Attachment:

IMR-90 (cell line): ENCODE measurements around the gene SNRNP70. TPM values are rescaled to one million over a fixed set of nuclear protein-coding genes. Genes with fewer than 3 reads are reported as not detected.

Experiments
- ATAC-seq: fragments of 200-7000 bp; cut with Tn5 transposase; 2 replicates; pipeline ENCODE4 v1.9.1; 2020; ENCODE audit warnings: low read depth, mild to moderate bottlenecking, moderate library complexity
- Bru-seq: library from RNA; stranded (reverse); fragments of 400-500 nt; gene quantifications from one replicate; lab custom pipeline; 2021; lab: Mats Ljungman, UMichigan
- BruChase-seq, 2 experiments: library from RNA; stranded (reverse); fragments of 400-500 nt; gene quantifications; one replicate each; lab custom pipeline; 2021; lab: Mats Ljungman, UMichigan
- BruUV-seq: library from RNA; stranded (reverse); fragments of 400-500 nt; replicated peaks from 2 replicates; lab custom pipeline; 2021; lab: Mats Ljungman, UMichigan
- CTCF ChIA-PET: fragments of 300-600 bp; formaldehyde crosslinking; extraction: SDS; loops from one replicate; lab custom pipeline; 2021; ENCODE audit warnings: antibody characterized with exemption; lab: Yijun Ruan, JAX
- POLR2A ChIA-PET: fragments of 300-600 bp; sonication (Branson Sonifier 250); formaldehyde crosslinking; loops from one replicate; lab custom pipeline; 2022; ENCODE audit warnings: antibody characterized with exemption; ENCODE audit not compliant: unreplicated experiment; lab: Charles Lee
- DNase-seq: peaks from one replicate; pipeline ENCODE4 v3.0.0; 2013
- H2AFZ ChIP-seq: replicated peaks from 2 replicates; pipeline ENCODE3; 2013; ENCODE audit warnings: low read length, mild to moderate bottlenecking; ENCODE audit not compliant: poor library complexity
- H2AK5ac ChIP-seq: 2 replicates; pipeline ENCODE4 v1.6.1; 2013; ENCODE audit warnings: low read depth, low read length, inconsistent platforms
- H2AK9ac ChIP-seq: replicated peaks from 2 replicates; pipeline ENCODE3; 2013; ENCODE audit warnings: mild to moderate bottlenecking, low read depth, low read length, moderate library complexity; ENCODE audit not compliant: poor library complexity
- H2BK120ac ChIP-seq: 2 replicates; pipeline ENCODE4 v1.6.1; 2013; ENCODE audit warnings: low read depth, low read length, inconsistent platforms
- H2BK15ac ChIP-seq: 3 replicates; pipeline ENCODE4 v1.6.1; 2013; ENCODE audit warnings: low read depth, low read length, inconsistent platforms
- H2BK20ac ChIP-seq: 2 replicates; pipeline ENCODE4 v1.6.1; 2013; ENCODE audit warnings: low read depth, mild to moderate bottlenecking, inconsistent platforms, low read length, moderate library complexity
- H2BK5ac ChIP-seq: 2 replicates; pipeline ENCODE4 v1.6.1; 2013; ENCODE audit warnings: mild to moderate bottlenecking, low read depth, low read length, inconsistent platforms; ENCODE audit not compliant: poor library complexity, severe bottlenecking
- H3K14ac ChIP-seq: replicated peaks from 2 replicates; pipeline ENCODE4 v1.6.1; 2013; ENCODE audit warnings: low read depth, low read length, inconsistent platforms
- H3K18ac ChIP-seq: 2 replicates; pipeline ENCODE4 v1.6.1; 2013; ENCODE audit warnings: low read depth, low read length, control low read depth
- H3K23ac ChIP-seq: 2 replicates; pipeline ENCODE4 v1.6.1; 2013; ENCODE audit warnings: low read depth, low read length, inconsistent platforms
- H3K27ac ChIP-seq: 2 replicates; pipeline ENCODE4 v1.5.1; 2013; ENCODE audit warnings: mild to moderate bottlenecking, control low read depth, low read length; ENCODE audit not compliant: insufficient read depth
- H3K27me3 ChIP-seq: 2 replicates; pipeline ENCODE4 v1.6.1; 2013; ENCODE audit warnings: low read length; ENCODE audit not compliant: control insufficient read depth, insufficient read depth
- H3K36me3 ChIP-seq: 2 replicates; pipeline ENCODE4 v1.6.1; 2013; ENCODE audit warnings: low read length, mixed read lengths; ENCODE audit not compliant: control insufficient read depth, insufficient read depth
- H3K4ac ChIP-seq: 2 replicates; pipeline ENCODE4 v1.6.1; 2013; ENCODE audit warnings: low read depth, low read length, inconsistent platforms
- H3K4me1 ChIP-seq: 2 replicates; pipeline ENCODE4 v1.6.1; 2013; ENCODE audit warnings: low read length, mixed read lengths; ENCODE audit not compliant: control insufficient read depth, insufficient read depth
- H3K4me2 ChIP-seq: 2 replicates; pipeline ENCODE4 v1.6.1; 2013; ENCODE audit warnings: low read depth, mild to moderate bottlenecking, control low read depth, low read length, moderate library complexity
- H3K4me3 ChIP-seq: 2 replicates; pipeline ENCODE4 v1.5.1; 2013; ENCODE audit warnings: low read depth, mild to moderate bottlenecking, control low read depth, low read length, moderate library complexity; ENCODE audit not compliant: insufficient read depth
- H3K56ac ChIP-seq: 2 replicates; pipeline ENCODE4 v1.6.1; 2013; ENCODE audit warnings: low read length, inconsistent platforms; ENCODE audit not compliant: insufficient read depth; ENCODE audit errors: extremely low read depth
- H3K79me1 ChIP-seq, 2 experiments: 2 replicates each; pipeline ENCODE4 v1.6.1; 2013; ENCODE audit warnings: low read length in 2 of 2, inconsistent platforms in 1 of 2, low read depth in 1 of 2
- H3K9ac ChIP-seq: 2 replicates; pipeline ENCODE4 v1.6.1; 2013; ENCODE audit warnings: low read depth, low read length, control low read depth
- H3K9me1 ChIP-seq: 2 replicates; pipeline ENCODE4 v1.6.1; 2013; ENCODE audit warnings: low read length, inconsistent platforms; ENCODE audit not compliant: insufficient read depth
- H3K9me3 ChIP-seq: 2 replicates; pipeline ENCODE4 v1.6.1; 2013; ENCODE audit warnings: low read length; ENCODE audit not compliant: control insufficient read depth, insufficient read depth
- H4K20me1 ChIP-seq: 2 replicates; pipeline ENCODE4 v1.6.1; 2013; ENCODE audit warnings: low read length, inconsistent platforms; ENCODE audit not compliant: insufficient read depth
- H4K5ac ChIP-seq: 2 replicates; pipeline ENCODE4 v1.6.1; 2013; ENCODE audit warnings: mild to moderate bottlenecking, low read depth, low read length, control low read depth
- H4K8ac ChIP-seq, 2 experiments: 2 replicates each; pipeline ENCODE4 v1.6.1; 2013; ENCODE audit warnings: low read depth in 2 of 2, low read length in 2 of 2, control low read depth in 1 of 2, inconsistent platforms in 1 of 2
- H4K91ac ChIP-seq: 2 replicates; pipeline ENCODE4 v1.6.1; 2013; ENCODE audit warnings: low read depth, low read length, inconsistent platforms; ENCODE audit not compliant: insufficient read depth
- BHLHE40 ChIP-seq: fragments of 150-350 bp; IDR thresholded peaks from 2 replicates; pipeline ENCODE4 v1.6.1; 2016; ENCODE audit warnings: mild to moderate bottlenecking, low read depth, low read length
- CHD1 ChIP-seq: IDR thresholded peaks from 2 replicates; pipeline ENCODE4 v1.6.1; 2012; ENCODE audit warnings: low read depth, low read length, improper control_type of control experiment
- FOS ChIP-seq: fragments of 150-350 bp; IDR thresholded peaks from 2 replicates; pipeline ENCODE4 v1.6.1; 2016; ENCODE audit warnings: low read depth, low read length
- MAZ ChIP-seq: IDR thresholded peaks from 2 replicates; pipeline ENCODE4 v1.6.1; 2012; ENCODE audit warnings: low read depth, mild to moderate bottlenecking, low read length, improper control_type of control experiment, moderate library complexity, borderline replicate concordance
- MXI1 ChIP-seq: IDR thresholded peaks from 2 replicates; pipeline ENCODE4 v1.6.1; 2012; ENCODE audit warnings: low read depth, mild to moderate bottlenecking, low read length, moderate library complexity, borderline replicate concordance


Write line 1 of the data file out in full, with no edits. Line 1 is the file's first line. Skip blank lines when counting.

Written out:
IMR-90 (cell line): ENCODE measurements around the gene SNRNP70. TPM values are rescaled to one million over a fixed set of nuclear protein-coding genes. Genes with fewer than 3 reads are reported as not detected.